This week we read the seventh haftorah1 of consoling. It is always read on the Shabbat before Rosh Hashanah. It is read with the portion of Nitzavim (and sometimes, Nitzavim-Vayelech)

What is the connection between this haftorah and Rosh Hashanah? What message is there to be found here for the new year?

The parshah begins, “You are all standing here today before G‑d your G‑d.”2 The day we all stand before G‑d in judgment is Rosh Hashanah.3

Just as there is a hint to Rosh Hashanah in the first verse of the parshah, so is there a hint to Rosh Hashanah in the first verse of the haftorah.

The haftorah begins, “I will rejoice in G‑d, my soul will exult in my G‑d.”4 “I will rejoice,” is an open joy, referring to Sukkot (“The Time of Our Joy”), where the central theme is joy. “My soul will exult” is an inner joy, hidden in the soul, refers to Rosh Hashanah. There is joy on Rosh Hashanah because it is a holiday, because of the special mitzvah to blow the shofar, and because of what Rosh Hashanah represents and accomplishes. It is the crowning of G‑d as our King for another year, a new G‑dly energy coming into the world, and G‑d inscribing us, in the book of life, for a happy and sweet year.

But this joy is hidden in the awe and solemnity of the Day of Judgment. As it says, “they will exult trembling.”

Why is the order reversed, first the open joy of Sukkot, and then the hidden joy of Rosh Hashanah? Doesn’t Rosh Hashanah come first?

Perhaps there is an open joy that precedes Rosh Hashanah. Whenever a mitzvah is done, it is accompanied with joy, the joy of a mitzvah. Even more, there is also joy preceding the mitzvah, in anticipation of doing the mitzvah. With Rosh Hashanah on its way and the anticipation of all the things that causes the hidden joy, there is an open joy before Rosh Hashanah. Especially, as brought by the Tur,5 since the Jewish people are certain that they will be meritorious in judgment on the Day of Judgment, they dress in white, take haircuts, etc., before Rosh Hashanah—such preparation expresses the joy that comes before the holiday.6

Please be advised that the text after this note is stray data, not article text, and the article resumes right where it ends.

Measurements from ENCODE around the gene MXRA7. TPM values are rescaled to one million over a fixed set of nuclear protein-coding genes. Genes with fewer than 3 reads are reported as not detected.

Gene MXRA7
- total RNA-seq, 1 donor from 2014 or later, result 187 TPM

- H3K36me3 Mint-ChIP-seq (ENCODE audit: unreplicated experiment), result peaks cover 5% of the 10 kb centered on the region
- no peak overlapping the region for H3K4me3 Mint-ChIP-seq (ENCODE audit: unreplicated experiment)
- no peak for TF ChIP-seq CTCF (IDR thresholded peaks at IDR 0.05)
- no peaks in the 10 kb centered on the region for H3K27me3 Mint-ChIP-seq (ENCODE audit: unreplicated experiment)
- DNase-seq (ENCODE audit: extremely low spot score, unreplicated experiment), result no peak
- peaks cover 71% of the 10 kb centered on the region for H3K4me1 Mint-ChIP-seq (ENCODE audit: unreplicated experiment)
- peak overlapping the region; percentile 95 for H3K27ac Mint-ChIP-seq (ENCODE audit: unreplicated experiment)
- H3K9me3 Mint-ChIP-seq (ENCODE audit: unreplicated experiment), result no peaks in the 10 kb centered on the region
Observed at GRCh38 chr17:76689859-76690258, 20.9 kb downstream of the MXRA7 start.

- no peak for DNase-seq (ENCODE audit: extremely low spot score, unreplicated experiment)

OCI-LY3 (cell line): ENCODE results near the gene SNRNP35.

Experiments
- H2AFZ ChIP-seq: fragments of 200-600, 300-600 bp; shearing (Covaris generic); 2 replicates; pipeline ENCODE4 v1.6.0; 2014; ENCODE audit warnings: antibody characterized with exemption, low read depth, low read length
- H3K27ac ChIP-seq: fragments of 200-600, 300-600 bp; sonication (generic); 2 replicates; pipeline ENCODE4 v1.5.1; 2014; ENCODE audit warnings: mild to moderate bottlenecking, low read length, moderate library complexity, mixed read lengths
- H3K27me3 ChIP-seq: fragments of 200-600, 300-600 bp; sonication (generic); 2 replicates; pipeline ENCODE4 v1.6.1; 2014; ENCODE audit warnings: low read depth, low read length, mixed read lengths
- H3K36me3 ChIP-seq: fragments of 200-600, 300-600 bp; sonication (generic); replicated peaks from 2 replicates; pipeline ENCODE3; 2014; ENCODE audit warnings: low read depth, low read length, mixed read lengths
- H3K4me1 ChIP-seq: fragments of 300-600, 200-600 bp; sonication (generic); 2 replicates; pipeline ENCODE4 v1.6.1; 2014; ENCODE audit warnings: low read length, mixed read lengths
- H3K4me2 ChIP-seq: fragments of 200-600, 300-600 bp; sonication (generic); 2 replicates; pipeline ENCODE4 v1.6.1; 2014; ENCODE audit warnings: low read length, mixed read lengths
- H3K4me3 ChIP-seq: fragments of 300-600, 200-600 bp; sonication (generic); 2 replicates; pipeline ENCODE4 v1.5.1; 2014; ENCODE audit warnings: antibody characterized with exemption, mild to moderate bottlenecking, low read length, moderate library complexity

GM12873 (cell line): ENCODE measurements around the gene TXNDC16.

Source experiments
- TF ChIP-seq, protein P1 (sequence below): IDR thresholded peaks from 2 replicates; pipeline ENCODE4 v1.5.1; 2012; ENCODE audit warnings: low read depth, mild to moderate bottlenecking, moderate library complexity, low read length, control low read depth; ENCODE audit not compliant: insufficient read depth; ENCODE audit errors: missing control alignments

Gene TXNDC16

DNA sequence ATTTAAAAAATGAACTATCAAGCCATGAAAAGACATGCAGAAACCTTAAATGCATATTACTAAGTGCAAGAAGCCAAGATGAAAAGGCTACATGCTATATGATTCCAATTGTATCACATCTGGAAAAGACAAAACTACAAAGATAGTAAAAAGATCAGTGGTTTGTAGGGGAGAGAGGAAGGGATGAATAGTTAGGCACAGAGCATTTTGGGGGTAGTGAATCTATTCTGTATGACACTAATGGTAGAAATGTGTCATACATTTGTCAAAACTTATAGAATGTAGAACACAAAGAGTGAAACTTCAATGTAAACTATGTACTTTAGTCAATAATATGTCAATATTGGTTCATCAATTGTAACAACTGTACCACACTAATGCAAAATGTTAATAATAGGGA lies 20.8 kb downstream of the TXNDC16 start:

Just as the first verse of the haftorah tells us about hidden joy, the last verse also tells us about something hidden. Looking at the exile, Isaiah says: “In all their troubles, He was troubled.”7 G‑d is with us through all our difficulties and suffering, albeit in a hidden way.

The haftarah ends, “and He bore them and He carried them all the days of yore.”8 During the exile, G‑d is not only with us, but He is also carrying us through it all.

For His reasons, G‑d puts us through so many difficulties; we all suffer in this exile. I choose to think that our suffering somehow accomplishes great things. When we look back at the hardships, we realize that G‑d was with us all the time, carrying us through it all.

Rosh Hashanah is the head of the year. Like the head controls the whole body, so does Rosh Hashanah affect the whole year. If we come into Rosh Hashanah with the knowledge that G‑d is always with us, it will not only help us throughout the year, but when faced with challenges, we will allow G‑d to take care of things. We will realize that G‑d is there to carry us through it, and we could rely on Him.

Working on this essay, I was having a hard time with the idea of G‑d being with us through difficulties because I feel that it is my nature to think that everything is fine. I just felt that I wasn’t relating to people and the concept of suffering. Needless to say, I was stuck.

Then G‑d sent me the explanation. A wonderful woman sent me and my wife an email, expressing what she was going through, and everything became crystal-clear.

With her permission, here is what she wrote:

The view from down here

I gaze up at the open endless sky.
More like search for the end of the darkness.
From way down here.
At the bottom.
The very deepest depth.
This abyss.

I have been here many times before.
It’s almost comfortable.
Each time, feeling less alien to me.
Less lonely.
Less scary.
Not because I’m in a good place.
But this space leaves me no choice.
I must take in my surroundings,
Press onward.
Freezing in fear, no longer an option.

I have been here so many times before that I almost don’t know how to cope with both feet planted firmly on the ground.
Planted firmly, yet still not set.

But this time is different.
I’m less in a panic.
Less in fear.
Less consciously aware of how difficult MY life is.

G‑d has helped me.
The only way I can explain it.

Asked “how can you survive like this?”

My answer? “G‑d helps me.”
This is truly the only explanation.

This Rosh Hashanah when I cry to G‑d for a year living above ground, I will be thanking G‑d for holding my hand and holding my head up for me. After all, if it weren’t for G‑d’s attention to me and His silent guidance, I’d be laying on the cold floor of that dark abyss drowning in my own salt-filled heavy tears.

May G‑d bless you all with a happy and sweet year, and may G‑d send Moshiach and do away with suffering. May he come soon.